Tag Archives: iPhones

The Audience Whispered in…

Star Wars

The audience whispered in. The orchestra was seated. The lights dimmed. Me? I too was intrigued. It was a first. For me too, given my new employer. Now on stage, the musician I’d come to review seemed oddly subdued. Anonymous. Mysterious. Everyone was transfixed, staring. What would the conductor say? Anything?

…I was a new critic, of both music and books, for a major newspaper. It was a virgin experience for me, my first attempt at gaining an audience for a column that wasn’t freelance…and about movies. How would I do? Would I be able to feed my dog, and maintain a condo downtown? Sure, it was a small condo. But my dog was big. “Big” was his name, too. “Big” the dog. Scary. Hopefully scary enough to keep muggers at bay, if not creditors. I needed a big story to afford that.

…I sat there, remembering my cushy WordPress column and Youtube channel, all about the latest movie stars. The gossip, glam, glitz. It paid well, got lots of hits. But I was bored, and lonely. There was no excitement anymore. Sure, I used my imagination to spice things up. Like the video “Spice Girls in Space.” I imagined a game show like AGT, a scifi casting call for actors who had dated one of them. Jabba the Hutt was one of the judges. Or the time I superimposed the faces of animals onto the torsos of stars being interviewed on late night shows, and changed the animals based on the questions being asked…and the responses. Someone at the newspaper saw how many hits and likes I was getting, and called me with a proposal to do a test column for them. It was exactly what I needed to hear. My excuse to uproot myself from Wichita and move to the big city. Or, rather, bigger city. The same city where the girl I loved lived. Would she finally notice me? With my new column, and everything? If she contacted me, what would I say?

….The soloist raised his violin. The concerto began. Music filled the chamber like a roaring hurricane. I thought about Sarah. Thought about what would happen if I couldn’t say anything, either. Just like the conductor. A wave of exhilaration washed over me, as I imagined saying things I never could before to her. Not even in a mirror, in practice. I closed my eyes and vividly saw her face near my own face. She was smiling. I was smiling. But when she lifted an iPhone to take a selfie, I opened my eyes and a feeling of dread invaded me, sweeping away that illusion. Had I made a mistake, moving here? What had I done? I’d given up a sure thing for this! A big gamble that needed bigger luck.

…I blinked at the stage. Was I still dreaming? No one was looking at the conductor. Nor at the soloist. We all stared–or rather I stared–at the man playing second fiddle. At Kanye. 

 …OMG, I thought. I must be dreaming. Had to be dreaming big dreams, too. Pipe dreams. 

      Like Walter Mitty

© 2018 by JL


What Facebook Won’t Show You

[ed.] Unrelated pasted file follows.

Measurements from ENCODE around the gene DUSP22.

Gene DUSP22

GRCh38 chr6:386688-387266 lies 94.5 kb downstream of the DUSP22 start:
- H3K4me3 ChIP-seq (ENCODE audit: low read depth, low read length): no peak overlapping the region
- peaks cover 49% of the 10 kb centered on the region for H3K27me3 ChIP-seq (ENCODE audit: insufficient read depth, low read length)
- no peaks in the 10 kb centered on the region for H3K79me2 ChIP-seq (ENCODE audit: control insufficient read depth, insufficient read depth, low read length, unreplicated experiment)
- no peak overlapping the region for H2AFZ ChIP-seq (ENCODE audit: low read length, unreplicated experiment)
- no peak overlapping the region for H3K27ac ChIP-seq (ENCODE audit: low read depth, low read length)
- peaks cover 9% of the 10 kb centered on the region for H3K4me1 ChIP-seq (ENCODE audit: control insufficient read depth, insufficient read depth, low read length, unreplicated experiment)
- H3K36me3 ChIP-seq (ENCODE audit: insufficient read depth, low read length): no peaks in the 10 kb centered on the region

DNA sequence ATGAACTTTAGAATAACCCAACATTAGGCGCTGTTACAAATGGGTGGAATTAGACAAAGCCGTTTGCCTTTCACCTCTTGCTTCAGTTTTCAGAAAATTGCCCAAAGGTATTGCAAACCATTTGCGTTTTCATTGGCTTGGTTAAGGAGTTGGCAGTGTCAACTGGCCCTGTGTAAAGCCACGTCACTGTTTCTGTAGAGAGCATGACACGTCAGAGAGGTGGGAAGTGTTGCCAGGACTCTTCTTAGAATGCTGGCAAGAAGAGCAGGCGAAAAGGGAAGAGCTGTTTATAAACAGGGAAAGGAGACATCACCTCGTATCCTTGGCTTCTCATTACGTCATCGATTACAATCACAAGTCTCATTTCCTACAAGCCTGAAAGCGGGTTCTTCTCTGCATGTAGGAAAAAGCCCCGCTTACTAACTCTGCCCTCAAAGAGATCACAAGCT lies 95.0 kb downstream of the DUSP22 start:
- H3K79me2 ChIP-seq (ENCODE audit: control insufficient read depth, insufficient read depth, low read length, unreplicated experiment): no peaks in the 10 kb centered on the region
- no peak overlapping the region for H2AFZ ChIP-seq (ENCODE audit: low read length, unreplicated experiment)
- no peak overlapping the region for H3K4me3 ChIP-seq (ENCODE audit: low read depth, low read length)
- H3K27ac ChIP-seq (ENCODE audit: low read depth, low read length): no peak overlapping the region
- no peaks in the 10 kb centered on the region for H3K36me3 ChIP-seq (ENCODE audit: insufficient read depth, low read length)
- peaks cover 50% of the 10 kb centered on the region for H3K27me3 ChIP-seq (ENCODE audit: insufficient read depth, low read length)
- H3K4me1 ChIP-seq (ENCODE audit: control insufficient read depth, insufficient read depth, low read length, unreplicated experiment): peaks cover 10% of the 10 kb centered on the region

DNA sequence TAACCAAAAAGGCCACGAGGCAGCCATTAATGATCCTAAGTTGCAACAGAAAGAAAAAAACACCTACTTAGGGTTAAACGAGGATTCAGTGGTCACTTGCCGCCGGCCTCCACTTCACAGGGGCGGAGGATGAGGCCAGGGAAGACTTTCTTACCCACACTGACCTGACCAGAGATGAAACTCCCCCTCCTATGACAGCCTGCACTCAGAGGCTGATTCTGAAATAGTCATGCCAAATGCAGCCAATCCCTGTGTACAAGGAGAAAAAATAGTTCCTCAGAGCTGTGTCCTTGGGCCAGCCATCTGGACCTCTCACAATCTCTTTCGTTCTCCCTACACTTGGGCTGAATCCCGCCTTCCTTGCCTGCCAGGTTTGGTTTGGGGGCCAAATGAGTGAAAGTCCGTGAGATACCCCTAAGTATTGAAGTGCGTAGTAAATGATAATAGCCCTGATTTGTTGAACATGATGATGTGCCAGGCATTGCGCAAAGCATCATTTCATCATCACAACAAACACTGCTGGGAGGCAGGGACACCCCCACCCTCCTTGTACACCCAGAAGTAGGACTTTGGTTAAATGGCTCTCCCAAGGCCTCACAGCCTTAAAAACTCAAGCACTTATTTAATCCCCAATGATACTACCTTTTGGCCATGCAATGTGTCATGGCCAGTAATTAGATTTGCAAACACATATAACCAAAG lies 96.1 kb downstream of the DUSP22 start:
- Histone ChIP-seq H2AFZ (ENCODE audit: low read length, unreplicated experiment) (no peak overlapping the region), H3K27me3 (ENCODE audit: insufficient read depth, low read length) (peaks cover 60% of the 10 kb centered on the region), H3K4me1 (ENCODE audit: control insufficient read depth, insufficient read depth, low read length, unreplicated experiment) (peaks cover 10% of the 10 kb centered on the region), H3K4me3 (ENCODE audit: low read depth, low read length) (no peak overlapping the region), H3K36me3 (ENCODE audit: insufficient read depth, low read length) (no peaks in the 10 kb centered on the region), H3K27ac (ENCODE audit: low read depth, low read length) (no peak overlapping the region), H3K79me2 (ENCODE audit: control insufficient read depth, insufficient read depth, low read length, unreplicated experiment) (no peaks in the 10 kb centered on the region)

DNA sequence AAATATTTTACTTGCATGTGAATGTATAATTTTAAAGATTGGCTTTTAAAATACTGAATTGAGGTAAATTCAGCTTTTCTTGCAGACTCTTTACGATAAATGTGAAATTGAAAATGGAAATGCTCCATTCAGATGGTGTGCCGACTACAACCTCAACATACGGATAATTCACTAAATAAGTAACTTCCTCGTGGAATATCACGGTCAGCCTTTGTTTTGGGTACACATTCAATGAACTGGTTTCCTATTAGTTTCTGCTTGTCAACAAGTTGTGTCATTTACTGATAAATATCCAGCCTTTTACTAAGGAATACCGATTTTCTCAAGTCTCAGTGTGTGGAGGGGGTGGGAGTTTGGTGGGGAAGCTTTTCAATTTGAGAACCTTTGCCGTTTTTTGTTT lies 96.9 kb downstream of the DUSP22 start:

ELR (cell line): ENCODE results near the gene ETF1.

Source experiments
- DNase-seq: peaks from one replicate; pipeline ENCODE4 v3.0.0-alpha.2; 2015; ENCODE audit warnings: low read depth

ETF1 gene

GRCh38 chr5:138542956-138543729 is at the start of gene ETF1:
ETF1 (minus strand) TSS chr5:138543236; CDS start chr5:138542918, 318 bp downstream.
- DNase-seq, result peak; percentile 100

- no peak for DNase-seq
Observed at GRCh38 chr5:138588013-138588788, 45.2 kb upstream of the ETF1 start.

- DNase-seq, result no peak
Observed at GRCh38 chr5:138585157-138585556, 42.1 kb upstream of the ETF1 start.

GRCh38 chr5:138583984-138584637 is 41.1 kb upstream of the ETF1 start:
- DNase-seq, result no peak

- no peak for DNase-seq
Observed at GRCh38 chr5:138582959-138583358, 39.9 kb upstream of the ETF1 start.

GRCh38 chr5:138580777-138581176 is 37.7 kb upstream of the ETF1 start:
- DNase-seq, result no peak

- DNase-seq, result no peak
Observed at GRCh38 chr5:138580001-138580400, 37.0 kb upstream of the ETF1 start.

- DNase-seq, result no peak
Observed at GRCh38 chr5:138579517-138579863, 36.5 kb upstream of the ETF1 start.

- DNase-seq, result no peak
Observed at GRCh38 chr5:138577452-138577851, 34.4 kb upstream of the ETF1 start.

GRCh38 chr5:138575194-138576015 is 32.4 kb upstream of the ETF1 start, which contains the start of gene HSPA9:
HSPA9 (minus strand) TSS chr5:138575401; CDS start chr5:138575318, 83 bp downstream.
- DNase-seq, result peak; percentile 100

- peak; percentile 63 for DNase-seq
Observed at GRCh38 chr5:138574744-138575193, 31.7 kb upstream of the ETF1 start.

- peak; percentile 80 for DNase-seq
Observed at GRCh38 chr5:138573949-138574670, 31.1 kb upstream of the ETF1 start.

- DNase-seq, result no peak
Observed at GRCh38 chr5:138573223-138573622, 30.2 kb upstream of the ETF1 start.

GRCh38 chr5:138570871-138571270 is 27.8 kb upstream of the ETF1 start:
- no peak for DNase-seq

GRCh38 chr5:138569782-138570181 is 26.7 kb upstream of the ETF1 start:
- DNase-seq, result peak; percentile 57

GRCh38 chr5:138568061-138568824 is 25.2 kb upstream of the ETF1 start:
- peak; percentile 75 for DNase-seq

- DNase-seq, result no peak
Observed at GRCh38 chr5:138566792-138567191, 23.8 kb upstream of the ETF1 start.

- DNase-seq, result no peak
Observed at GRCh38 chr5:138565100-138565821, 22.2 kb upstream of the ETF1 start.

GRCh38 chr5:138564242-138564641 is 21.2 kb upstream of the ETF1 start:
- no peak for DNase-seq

In December 2009, Google began customizing its search results for each user. Instead of giving you the most broadly popular result, Google now tries to predict what you are most likely to click on. According to MoveOn.org board president Eli Pariser, Google’s change in policy is symptomatic of the most significant shift to take place on the Web in recent years-the rise of personalization. In The Filter Bubble, Pariser uncovers how this growing trend threatens to control how we consume and share information as a society–and reveals what we can do about it. Personalized filters are sweeping the Web, creating individual universes of information for each of us. Facebook–the primary news source for an increasing number of Americans–prioritizes the links it believes will appeal to you so that if you are a liberal or conservative, you can expect to see different links. Even an old-media bastion like The Washington Post devotes the top of its home page to a news feed with the links your Facebook friends are sharing. Behind the scenes, a burgeoning industry of data companies is tracking your personal information to sell to advertisers, from your political leanings to the color you painted your living room to the hiking boots you just browsed on Zappos. In a personalized world, we will increasingly be typed and fed only news that is pleasant, familiar, and confirms our beliefs-and because these filters are invisible, we won’t know what is being hidden from us. Our past interests will determine what we are exposed to in the future, leaving less room for the unexpected encounters that spark creativity, innovation, and the democratic exchange of ideas. While we all worry that the Internet is eroding privacy or shrinking our attention spans, Pariser uncovers a more pernicious and far-reaching trend and shows how we can-and must-change course. With vivid detail and remarkable scope, The Filter Bubble reveals how personalization undermines the Internet’s original purpose as an open platform for the spread of ideas and could leave us all in an isolated, echoing world.